The president of the Oklahoma City Chapter of the NAACP on
Wednesday filed a verified complaint against Gov. Frank Keating with
the State Ethics Commission.
Unlike an unverified complaint, as Roosevelt Milton filed in
February, a verified complaint requires only a majority vote of the
five-member commission to launch an investigation. The panel must be
unanimous in choosing to investigate an unverified complaint.
Milton was joined at a State Capitol news conference by Gordon
Melson, former executive director of the Oklahoma Democratic Party.
Melson, a former judge, is acting as Milton's legal adviser.
The complaint alleges that, by accepting $250,000 from New York
financier Jack Dreyfus, then asking other government officials for
favorable consideration of Dilantin, an anti-seizure drug touted by
Dreyfus for behavioral modification, Keating improperly engaged in
lobbying and violated his oath of office. State officials are
prohibited from accepting anything of value for the performance of
nonperformance of their duties. Milton also told the commission that
Keating's handling of the money violated federal and state gift and
tax laws, which require separate accounting of monetary gifts, and
ethics regulations which require that such gifts be reported unless
they are from family members.
"We do feel like there is a legitimate basis for this complaint,"
"We simply want to know what the parameters are," said Milton.
The NAACP would like it clarified whether it is legal for private
individuals to give officials large amounts of money like this, he
"I want to say emphatically that this is a nonpartisan effort,"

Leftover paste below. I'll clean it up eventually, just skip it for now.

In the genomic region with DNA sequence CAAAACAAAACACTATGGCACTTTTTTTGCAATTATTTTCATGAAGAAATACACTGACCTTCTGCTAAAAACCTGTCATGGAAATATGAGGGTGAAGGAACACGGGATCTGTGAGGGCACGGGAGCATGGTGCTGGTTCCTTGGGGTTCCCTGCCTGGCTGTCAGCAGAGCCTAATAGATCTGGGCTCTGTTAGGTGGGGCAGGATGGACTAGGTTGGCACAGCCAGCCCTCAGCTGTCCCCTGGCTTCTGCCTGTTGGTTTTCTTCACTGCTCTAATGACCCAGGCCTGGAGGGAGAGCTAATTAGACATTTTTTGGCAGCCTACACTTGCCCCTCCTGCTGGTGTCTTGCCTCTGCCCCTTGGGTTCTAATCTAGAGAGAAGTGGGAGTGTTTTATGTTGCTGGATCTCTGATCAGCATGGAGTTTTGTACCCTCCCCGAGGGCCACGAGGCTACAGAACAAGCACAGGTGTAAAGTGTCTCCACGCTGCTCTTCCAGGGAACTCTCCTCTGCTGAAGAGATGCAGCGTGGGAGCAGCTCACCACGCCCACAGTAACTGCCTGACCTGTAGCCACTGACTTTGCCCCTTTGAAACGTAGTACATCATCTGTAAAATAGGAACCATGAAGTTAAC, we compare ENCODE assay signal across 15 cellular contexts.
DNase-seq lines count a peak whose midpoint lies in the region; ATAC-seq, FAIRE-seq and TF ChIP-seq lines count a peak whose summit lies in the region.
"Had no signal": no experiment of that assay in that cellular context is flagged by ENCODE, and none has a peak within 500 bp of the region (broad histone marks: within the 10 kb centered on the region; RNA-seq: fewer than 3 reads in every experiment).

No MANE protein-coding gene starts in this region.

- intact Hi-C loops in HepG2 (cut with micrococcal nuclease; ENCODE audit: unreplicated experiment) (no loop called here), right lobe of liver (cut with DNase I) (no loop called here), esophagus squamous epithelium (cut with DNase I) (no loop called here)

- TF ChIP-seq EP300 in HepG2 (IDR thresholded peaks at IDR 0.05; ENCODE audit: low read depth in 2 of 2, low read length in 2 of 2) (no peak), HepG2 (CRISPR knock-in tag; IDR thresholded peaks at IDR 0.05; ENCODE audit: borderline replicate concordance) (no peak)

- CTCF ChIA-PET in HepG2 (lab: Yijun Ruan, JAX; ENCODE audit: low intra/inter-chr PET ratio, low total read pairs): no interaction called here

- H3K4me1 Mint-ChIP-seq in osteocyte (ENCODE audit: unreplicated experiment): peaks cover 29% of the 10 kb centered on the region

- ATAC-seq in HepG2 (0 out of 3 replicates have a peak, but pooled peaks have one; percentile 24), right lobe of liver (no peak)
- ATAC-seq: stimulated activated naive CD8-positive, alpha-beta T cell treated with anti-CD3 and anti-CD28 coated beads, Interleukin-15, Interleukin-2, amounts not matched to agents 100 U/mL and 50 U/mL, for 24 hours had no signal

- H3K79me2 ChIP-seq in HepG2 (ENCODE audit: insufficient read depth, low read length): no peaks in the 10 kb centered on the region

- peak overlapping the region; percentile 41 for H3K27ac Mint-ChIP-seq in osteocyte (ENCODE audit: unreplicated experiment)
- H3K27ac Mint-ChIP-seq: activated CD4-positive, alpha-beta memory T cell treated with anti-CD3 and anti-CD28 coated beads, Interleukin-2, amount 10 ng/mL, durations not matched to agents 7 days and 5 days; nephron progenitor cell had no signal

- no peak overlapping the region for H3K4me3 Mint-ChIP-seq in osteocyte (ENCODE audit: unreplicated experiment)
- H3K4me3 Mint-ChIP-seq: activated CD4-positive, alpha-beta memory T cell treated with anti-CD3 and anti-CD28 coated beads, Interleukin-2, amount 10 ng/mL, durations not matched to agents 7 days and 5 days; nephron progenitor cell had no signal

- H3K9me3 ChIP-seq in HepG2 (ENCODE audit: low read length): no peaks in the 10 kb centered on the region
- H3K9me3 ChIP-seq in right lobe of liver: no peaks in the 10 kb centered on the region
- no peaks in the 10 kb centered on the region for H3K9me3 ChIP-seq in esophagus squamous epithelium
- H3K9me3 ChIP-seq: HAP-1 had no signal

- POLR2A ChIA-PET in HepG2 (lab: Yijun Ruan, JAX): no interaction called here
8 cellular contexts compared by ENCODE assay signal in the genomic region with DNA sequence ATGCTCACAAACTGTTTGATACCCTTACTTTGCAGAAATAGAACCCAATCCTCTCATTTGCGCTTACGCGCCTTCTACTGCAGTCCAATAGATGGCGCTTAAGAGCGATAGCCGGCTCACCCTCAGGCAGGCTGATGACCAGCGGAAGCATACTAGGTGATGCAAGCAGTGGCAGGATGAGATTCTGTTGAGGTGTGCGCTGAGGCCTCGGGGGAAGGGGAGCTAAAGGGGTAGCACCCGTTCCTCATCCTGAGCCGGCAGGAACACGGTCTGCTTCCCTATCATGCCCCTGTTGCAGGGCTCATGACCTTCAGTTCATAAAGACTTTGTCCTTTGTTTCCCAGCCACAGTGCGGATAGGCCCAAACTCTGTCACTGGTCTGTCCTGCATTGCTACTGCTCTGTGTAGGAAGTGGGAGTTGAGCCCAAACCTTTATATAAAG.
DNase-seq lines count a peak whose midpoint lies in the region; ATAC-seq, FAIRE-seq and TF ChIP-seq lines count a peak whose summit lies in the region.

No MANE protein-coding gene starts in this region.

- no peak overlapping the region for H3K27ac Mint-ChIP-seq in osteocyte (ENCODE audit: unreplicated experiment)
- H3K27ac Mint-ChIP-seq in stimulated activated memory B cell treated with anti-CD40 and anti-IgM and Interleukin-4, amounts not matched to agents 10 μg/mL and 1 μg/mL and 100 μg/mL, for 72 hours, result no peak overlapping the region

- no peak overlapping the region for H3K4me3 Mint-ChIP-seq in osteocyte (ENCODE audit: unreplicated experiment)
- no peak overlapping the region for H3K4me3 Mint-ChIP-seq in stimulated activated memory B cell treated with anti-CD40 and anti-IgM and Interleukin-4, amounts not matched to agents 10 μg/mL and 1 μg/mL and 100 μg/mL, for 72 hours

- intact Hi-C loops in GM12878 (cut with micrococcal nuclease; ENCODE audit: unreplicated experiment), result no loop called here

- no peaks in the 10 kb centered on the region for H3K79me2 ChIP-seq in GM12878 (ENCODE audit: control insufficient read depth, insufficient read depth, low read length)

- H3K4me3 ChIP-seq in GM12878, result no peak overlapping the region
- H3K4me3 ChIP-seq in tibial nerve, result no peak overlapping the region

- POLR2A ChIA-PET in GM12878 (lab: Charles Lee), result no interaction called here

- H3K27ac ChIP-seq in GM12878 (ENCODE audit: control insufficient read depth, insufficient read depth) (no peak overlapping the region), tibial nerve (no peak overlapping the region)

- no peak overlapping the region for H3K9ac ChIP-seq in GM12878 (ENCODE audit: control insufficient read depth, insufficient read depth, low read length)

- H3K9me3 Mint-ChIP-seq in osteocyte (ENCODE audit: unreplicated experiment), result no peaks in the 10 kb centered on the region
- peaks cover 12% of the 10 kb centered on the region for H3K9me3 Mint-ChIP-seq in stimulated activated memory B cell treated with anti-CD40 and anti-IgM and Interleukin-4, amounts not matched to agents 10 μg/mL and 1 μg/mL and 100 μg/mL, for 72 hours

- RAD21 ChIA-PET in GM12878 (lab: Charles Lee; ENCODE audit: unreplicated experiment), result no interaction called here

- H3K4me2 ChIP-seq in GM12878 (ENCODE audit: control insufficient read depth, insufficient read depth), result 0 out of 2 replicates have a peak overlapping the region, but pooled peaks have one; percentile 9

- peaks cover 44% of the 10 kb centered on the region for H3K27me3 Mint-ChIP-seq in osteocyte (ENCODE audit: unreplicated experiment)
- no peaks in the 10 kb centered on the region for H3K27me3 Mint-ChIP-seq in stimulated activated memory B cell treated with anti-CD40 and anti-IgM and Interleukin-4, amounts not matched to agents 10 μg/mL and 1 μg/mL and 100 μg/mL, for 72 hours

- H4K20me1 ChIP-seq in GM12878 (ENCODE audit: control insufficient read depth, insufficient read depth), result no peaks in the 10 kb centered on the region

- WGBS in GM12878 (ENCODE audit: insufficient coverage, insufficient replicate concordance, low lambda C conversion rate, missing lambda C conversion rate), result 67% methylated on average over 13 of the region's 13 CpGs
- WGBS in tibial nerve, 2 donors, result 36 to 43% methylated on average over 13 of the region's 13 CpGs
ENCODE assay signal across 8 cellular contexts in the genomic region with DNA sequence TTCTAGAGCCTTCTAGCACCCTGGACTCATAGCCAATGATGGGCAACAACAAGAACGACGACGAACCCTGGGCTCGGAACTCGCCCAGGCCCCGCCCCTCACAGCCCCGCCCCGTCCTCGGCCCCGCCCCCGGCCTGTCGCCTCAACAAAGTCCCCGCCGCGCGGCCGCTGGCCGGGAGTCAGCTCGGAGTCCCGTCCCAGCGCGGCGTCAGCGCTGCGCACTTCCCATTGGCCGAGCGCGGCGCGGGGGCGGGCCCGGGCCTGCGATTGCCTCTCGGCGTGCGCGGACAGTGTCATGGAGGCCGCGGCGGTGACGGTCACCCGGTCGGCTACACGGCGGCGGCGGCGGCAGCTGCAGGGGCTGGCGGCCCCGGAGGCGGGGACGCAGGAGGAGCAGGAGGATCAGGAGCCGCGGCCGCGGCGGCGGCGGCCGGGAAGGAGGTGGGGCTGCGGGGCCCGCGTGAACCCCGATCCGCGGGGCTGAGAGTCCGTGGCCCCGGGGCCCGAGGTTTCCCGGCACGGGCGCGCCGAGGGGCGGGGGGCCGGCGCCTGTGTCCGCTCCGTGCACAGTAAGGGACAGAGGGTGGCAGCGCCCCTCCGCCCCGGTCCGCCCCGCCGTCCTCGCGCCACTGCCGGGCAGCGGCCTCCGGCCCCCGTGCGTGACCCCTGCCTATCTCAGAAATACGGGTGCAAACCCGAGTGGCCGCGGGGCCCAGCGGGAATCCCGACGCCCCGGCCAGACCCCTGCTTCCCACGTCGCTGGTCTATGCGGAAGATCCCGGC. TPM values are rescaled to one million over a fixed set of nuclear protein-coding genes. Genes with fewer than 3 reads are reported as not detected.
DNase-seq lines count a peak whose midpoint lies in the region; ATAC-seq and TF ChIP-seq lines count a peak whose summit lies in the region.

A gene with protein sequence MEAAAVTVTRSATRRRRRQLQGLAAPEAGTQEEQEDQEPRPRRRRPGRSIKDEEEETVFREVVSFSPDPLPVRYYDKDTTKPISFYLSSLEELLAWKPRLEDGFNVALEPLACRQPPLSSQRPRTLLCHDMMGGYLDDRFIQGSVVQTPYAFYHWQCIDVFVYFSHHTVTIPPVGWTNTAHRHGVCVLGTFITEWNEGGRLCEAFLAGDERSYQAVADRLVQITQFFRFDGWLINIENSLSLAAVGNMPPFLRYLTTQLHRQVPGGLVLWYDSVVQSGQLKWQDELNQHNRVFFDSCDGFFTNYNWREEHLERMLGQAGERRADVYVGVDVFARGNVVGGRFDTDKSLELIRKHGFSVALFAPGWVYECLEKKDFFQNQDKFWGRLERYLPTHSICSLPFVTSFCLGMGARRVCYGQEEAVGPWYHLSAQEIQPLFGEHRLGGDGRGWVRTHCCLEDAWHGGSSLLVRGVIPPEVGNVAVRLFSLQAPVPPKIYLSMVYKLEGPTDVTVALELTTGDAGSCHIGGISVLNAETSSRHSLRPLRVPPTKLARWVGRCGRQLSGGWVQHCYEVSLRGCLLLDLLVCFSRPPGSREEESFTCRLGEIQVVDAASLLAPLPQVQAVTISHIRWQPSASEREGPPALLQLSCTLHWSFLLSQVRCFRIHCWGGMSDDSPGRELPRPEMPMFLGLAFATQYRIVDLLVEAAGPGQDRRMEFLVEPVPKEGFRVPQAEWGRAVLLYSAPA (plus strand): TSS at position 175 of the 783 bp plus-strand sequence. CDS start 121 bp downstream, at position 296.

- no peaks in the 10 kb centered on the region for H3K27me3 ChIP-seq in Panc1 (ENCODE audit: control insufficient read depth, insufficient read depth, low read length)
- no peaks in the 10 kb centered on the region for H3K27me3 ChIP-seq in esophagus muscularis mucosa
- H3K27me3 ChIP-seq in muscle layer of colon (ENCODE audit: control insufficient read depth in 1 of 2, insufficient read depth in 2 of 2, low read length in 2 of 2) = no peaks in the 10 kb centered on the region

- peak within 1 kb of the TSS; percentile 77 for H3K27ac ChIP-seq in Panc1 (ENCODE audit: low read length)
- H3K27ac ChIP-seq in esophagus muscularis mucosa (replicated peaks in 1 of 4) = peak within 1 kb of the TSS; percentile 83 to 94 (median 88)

No one in the NAACP or Democratic Party knew anything of the
monetary gifts until Keating was left off of the list of possible
candidates to fill Bush administration positions, and the checks
were revealed from within the administration itself, he said.
"We come to you on behalf of integrity and ethics in government,"
Keating has said that the $250,000 was given to him by Dreyfus to
help pay for the Keating children's education.
Attachments to the complaint also reference letters Keating wrote
to President Bill Clinton, Hillary Clinton and the other 49
governors seeking wider use of Dilantin, and use by Keating and
family members of "plush accommodations," some owned by Dreyfus, in
New York and Lake Tahoe. These events came to light in documents
turned over to Melson by Keating's office under a freedom of
information request. Earlier it was disclosed that meetings were set
up with Department of Corrections officials seeking their support in
expanding the use of Dilantin to include behavior modification and
Milton is asking the commission to seek the background
questionnaire that Keating provided to the George W. …